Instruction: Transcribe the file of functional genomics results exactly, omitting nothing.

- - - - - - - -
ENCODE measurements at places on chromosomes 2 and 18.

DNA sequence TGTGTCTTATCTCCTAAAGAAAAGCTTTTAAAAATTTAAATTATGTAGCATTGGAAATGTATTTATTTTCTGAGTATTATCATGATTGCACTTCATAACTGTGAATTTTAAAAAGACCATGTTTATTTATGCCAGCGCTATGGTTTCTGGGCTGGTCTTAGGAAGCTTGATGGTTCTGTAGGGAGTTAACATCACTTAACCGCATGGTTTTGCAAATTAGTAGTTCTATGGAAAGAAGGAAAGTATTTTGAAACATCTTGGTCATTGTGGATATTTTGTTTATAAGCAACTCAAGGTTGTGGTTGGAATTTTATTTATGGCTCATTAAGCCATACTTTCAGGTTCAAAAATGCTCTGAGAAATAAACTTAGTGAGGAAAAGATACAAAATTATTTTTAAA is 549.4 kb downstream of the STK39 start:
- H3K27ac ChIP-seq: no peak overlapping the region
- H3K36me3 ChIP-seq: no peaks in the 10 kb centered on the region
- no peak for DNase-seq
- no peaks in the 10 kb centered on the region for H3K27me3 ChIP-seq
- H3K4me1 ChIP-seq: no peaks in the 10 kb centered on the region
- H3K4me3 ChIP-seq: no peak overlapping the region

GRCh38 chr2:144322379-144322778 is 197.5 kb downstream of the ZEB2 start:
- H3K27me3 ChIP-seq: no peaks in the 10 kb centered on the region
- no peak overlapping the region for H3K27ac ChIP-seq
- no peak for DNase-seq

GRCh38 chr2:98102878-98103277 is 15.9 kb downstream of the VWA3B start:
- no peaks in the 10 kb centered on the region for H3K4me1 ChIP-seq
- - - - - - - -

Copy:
ENCODE measurements at places on chromosomes 2 and 18.

DNA sequence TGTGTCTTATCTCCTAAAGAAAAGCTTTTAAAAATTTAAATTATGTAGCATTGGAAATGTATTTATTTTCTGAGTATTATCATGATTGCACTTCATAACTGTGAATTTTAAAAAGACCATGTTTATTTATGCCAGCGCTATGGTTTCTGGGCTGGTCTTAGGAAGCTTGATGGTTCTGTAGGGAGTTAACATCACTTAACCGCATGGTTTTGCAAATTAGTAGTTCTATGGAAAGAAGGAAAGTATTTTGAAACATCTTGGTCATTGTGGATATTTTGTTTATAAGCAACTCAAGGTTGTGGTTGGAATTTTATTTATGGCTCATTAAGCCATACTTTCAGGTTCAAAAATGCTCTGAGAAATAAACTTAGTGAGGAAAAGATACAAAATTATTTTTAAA is 549.4 kb downstream of the STK39 start:
- H3K27ac ChIP-seq: no peak overlapping the region
- H3K36me3 ChIP-seq: no peaks in the 10 kb centered on the region
- no peak for DNase-seq
- no peaks in the 10 kb centered on the region for H3K27me3 ChIP-seq
- H3K4me1 ChIP-seq: no peaks in the 10 kb centered on the region
- H3K4me3 ChIP-seq: no peak overlapping the region

GRCh38 chr2:144322379-144322778 is 197.5 kb downstream of the ZEB2 start:
- H3K27me3 ChIP-seq: no peaks in the 10 kb centered on the region
- no peak overlapping the region for H3K27ac ChIP-seq
- no peak for DNase-seq

GRCh38 chr2:98102878-98103277 is 15.9 kb downstream of the VWA3B start:
- no peaks in the 10 kb centered on the region for H3K4me1 ChIP-seq